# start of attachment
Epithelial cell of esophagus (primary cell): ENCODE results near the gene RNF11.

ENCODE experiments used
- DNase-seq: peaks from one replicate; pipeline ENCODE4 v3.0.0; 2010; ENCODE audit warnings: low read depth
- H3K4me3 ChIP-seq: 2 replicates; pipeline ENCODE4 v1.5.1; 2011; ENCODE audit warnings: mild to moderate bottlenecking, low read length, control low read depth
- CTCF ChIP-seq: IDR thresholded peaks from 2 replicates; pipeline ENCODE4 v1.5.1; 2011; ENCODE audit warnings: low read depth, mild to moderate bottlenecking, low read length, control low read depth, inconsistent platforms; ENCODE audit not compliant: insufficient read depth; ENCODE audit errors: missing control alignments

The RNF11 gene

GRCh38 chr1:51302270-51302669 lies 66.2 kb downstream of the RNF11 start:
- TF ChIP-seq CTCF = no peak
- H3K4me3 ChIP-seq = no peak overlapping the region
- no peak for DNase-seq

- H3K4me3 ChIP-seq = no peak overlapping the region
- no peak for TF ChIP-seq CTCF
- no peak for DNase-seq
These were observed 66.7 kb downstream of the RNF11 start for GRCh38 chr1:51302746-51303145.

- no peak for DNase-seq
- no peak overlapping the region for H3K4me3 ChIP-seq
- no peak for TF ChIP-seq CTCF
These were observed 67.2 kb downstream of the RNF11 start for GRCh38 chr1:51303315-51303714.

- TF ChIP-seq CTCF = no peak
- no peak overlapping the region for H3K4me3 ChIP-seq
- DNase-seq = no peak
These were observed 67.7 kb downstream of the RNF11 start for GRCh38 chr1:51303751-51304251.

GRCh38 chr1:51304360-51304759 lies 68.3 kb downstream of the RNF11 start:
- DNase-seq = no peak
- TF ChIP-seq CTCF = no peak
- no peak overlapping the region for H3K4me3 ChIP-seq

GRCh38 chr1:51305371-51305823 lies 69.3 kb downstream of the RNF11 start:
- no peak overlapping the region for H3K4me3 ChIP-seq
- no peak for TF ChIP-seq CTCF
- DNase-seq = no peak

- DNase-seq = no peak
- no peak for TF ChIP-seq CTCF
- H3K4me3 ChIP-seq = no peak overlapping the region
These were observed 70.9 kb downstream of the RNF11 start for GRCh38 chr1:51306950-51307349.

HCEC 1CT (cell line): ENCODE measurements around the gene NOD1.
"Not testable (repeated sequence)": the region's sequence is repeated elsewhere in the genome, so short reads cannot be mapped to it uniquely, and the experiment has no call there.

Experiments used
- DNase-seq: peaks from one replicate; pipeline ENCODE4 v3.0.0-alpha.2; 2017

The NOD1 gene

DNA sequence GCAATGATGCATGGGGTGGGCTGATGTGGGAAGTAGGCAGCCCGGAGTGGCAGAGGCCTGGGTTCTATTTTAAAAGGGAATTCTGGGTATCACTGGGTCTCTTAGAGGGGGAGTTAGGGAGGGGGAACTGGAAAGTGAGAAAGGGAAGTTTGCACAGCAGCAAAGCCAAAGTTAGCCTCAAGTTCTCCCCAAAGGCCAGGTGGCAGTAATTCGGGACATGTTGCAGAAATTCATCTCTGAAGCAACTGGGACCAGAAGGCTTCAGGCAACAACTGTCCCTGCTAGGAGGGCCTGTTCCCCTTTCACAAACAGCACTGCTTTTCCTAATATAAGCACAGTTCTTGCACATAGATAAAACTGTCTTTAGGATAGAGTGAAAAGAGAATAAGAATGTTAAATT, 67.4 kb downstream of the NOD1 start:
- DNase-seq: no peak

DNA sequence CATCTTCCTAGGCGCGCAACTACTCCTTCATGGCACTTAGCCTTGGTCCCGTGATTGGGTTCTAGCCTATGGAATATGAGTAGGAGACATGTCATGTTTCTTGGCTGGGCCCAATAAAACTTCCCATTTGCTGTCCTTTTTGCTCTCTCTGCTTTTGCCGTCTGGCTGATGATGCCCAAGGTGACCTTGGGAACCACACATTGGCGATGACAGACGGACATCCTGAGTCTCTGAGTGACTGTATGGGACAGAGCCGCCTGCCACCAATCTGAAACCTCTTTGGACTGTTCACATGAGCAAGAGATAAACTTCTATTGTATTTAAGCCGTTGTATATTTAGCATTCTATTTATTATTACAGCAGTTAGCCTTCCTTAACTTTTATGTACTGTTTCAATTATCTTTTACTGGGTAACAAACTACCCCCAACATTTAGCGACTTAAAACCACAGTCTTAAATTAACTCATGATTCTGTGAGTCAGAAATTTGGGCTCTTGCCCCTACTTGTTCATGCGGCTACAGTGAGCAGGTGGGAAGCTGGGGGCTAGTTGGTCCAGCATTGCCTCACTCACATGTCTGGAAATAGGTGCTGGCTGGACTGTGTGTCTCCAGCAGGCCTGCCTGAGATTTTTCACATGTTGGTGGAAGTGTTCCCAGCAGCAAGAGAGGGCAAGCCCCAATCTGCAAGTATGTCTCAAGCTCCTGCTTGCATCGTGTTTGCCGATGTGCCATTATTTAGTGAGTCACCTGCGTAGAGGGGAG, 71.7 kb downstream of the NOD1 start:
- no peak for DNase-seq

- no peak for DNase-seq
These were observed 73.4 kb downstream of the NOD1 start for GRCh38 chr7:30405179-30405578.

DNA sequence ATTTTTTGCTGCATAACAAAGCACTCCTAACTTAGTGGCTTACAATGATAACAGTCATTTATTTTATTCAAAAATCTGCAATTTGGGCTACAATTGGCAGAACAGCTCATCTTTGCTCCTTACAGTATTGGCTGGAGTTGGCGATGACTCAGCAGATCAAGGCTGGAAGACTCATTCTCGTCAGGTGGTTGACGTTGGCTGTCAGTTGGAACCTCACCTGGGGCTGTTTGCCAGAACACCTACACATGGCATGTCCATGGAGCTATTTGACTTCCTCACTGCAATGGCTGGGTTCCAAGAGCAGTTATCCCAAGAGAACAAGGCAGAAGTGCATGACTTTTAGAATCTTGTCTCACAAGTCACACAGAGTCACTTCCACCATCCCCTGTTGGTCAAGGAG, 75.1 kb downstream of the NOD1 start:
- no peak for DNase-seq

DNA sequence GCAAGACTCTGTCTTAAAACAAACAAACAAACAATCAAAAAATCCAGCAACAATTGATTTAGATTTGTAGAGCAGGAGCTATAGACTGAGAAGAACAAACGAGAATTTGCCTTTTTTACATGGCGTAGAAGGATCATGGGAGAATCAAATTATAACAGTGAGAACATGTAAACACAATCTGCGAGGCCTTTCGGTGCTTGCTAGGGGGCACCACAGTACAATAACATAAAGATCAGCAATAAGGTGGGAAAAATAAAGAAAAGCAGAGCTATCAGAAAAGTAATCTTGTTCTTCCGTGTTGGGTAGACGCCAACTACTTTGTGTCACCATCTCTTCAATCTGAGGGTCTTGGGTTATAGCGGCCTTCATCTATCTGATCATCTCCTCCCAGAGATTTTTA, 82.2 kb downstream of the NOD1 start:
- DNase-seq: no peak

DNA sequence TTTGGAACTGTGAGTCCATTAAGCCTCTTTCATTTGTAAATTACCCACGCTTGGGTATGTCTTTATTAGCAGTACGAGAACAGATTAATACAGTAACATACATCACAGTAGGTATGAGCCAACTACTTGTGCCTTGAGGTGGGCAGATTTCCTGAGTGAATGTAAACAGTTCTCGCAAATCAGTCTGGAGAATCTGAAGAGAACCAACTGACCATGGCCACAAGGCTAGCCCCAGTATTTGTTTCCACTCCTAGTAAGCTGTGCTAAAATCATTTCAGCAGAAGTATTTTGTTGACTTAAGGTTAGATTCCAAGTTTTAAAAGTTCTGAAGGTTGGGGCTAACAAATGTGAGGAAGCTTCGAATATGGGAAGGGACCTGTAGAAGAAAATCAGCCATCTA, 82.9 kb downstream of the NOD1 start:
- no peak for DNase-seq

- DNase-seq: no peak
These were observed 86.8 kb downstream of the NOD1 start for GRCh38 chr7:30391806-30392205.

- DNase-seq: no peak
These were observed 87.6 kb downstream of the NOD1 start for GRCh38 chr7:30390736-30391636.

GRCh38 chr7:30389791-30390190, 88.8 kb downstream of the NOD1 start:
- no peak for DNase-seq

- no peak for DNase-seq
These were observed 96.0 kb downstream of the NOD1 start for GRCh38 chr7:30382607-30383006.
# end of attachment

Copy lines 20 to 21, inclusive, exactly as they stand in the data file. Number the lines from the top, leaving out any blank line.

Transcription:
- no peak overlapping the region for H3K4me3 ChIP-seq
- DNase-seq = no peak